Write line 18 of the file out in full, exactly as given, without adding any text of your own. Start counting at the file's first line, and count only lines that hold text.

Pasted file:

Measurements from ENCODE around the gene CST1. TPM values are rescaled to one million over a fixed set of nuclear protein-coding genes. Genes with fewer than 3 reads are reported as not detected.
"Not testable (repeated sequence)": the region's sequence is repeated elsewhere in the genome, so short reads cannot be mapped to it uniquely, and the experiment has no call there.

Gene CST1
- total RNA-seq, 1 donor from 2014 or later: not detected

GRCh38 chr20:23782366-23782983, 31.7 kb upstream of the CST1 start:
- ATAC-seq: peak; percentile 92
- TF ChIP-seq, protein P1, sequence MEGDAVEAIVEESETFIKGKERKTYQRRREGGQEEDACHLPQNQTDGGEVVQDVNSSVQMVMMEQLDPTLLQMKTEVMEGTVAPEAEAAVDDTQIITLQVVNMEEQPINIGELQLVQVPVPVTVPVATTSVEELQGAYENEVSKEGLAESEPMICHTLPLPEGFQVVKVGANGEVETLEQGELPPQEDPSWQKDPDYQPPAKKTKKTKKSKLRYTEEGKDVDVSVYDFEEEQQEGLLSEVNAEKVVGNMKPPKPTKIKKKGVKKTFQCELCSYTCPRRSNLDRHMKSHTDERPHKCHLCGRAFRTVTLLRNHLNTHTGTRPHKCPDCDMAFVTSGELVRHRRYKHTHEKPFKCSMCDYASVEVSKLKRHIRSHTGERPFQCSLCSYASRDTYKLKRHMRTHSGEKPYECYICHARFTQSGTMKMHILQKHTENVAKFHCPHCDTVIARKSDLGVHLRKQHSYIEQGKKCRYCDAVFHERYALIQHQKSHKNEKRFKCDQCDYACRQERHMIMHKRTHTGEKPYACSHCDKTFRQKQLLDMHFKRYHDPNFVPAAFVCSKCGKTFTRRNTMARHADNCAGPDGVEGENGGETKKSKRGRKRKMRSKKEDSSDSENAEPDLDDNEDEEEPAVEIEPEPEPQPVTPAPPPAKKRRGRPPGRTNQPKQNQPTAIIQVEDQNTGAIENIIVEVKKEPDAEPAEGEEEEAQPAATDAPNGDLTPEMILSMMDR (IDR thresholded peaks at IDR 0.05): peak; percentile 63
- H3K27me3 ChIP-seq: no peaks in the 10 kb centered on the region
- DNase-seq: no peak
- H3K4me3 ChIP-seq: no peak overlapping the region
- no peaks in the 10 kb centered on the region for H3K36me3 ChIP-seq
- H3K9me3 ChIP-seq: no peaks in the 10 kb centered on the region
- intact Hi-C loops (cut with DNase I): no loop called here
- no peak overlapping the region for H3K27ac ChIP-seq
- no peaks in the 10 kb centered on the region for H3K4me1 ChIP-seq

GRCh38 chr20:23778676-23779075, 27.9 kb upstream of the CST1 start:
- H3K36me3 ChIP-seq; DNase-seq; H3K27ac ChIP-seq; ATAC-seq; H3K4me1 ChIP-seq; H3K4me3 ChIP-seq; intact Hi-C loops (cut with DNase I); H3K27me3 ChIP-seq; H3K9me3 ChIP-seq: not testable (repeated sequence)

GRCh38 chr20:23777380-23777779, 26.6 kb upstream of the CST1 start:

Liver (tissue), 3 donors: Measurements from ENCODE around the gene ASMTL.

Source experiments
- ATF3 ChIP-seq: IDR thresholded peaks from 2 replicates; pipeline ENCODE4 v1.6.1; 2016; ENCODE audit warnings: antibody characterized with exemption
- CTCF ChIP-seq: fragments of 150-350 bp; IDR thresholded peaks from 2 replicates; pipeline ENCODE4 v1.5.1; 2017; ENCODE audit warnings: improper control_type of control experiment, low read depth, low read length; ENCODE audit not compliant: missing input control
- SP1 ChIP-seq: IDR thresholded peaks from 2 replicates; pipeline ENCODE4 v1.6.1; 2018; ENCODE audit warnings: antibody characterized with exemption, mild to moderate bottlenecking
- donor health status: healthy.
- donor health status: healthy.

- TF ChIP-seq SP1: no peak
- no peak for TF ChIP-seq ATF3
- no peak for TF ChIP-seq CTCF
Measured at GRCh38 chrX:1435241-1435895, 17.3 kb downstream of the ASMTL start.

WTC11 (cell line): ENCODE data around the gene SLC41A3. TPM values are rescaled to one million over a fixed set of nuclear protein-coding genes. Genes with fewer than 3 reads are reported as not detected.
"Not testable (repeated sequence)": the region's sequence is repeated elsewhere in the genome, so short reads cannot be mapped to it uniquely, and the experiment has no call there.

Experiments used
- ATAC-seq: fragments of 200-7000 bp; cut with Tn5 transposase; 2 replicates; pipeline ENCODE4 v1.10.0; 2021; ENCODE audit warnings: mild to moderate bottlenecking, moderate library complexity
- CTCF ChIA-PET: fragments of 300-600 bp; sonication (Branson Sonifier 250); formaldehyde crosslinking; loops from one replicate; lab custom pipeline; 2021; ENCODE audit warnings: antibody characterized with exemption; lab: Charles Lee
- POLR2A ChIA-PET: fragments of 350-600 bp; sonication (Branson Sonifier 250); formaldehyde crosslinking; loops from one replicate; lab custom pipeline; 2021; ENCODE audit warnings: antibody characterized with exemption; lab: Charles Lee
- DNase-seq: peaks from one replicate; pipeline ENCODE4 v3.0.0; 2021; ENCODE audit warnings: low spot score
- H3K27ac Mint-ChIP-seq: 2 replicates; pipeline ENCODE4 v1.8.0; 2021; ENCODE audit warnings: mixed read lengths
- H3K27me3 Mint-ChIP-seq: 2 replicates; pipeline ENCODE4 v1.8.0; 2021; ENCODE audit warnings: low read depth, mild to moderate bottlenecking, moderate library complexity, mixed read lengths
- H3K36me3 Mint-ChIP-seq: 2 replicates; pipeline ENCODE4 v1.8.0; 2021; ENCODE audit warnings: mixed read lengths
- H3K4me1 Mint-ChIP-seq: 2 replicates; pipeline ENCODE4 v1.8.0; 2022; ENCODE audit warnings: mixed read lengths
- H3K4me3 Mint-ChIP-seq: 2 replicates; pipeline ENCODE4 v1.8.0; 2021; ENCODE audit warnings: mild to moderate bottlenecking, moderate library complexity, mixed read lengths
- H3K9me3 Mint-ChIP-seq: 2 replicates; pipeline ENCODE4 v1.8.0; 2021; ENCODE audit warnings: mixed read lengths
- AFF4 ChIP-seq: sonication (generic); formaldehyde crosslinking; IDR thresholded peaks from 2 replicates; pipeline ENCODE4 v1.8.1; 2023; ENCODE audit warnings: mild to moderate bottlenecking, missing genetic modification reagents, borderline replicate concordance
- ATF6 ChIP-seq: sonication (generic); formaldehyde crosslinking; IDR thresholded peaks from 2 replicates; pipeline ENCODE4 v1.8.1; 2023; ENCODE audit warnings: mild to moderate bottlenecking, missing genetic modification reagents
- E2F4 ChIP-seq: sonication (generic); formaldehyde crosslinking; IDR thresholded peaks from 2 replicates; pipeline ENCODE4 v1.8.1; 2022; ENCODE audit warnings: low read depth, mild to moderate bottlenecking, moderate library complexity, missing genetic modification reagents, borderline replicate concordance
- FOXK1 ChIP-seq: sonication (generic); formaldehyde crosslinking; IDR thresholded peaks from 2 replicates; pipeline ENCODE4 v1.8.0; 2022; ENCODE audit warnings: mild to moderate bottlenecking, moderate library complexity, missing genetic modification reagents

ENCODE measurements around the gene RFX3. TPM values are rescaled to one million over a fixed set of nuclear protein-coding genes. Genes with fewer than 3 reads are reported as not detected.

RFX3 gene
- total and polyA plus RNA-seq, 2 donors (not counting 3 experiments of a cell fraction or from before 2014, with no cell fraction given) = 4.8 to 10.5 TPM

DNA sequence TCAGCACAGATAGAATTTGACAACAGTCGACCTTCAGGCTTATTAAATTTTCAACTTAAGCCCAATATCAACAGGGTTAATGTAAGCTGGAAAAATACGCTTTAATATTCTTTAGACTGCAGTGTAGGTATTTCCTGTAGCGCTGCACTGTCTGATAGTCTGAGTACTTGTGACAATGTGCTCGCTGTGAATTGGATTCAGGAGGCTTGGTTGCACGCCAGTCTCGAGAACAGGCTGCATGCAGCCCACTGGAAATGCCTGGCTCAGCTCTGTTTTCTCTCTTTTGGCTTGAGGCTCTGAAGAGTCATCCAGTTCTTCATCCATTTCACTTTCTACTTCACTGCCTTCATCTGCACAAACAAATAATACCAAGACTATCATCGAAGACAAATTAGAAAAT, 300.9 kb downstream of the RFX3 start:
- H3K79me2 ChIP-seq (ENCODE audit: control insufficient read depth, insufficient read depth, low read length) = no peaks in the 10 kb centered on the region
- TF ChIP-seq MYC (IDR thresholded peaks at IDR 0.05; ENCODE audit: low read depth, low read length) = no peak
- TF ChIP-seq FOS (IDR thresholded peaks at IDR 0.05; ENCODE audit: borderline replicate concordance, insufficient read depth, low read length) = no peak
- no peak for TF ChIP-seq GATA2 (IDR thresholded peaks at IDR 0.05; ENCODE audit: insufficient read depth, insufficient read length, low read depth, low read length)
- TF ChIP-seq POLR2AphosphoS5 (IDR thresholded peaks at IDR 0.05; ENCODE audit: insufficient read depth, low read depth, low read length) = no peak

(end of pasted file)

GRCh38 chr20:23777380-23777779, 26.6 kb upstream of the CST1 start: